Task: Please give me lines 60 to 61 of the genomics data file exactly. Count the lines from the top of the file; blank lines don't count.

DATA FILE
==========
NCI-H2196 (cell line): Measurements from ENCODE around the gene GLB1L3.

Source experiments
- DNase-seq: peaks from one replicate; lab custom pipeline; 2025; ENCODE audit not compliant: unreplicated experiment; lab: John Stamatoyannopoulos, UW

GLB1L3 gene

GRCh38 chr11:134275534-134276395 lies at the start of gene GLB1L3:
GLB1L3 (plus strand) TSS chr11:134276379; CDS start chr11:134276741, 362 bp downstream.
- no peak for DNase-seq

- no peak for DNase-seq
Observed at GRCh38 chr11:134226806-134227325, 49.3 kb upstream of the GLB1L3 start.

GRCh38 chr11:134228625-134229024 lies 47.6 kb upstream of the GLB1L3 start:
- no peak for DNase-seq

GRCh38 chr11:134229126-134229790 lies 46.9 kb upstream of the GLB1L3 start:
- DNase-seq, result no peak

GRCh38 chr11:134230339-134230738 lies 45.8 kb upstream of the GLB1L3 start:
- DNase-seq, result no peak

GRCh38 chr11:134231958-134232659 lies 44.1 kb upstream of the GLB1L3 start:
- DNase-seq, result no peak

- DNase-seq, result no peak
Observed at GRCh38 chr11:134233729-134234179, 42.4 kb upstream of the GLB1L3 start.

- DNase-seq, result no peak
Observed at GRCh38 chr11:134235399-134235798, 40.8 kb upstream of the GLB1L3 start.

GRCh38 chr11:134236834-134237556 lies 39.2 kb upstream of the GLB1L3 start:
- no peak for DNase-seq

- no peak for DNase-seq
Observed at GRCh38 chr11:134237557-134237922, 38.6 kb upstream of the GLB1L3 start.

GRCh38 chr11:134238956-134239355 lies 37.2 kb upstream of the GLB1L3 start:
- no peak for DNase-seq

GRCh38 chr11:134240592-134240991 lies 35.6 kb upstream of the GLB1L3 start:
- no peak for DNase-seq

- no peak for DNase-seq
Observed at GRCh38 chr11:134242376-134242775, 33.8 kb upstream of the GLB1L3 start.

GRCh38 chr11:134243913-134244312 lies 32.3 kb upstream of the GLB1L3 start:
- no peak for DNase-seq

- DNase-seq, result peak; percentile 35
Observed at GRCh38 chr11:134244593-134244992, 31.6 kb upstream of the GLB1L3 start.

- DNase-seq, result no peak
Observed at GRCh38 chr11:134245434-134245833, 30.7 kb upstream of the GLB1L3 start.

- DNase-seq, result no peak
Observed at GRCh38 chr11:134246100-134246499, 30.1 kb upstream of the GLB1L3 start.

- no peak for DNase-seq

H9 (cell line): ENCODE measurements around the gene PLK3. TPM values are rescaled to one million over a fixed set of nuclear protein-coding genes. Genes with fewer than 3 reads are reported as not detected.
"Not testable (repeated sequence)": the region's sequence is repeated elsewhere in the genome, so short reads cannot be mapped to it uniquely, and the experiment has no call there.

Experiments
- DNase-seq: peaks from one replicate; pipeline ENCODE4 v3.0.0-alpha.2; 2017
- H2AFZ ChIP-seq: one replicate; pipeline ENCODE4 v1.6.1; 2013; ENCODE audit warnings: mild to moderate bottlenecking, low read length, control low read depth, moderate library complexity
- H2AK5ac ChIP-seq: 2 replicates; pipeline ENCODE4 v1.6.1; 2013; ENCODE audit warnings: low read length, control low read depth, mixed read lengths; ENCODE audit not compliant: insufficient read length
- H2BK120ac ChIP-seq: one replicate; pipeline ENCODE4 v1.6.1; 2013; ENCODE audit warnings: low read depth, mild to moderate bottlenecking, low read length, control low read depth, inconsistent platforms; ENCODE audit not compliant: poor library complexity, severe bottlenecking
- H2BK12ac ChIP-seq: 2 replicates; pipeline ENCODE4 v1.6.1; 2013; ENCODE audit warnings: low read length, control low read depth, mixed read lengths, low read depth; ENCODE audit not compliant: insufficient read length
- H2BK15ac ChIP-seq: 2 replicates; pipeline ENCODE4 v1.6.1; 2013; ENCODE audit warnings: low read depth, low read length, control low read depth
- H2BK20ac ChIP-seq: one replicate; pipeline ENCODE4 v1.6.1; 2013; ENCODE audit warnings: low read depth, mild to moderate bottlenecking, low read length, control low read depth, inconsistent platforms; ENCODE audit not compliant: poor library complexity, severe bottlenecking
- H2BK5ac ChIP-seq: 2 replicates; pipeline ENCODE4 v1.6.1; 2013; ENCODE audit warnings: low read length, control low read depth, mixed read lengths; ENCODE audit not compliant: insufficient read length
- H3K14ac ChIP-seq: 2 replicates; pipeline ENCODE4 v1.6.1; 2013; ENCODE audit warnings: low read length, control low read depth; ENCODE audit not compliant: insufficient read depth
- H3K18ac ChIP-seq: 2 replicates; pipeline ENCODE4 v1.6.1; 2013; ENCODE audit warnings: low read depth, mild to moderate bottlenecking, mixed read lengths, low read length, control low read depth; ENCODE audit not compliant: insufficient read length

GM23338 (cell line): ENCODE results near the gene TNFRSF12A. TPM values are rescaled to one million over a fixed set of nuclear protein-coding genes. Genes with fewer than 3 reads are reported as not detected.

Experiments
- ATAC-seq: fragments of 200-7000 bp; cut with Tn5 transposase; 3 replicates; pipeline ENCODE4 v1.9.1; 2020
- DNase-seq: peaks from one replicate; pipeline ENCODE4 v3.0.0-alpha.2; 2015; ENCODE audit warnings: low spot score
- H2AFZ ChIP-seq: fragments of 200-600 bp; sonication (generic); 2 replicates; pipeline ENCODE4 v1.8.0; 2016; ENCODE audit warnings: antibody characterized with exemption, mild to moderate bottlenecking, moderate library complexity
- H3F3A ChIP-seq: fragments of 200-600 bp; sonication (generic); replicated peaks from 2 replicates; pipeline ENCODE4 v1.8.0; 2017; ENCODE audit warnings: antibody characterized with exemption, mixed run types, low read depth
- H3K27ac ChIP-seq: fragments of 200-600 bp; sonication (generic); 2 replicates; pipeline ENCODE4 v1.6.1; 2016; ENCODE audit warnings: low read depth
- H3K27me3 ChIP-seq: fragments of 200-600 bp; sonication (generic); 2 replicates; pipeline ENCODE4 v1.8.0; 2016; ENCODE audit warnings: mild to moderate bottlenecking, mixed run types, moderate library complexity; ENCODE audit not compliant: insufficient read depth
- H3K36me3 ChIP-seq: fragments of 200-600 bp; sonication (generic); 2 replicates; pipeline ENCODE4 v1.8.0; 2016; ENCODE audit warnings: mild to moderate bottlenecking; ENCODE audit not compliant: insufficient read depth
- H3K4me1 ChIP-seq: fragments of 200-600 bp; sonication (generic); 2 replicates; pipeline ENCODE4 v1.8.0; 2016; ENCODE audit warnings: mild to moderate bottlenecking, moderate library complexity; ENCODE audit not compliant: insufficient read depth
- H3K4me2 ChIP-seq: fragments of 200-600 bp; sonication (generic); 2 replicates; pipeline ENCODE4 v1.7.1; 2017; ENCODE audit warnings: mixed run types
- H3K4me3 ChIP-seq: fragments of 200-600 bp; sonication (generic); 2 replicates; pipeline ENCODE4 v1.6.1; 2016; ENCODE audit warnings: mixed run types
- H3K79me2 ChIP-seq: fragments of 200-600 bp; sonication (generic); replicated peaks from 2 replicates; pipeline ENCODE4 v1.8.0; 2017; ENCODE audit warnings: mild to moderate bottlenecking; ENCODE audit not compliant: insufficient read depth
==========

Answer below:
- H3K27ac ChIP-seq: fragments of 200-600 bp; sonication (generic); 2 replicates; pipeline ENCODE4 v1.6.1; 2016; ENCODE audit warnings: low read depth
- H3K27me3 ChIP-seq: fragments of 200-600 bp; sonication (generic); 2 replicates; pipeline ENCODE4 v1.8.0; 2016; ENCODE audit warnings: mild to moderate bottlenecking, mixed run types, moderate library complexity; ENCODE audit not compliant: insufficient read depth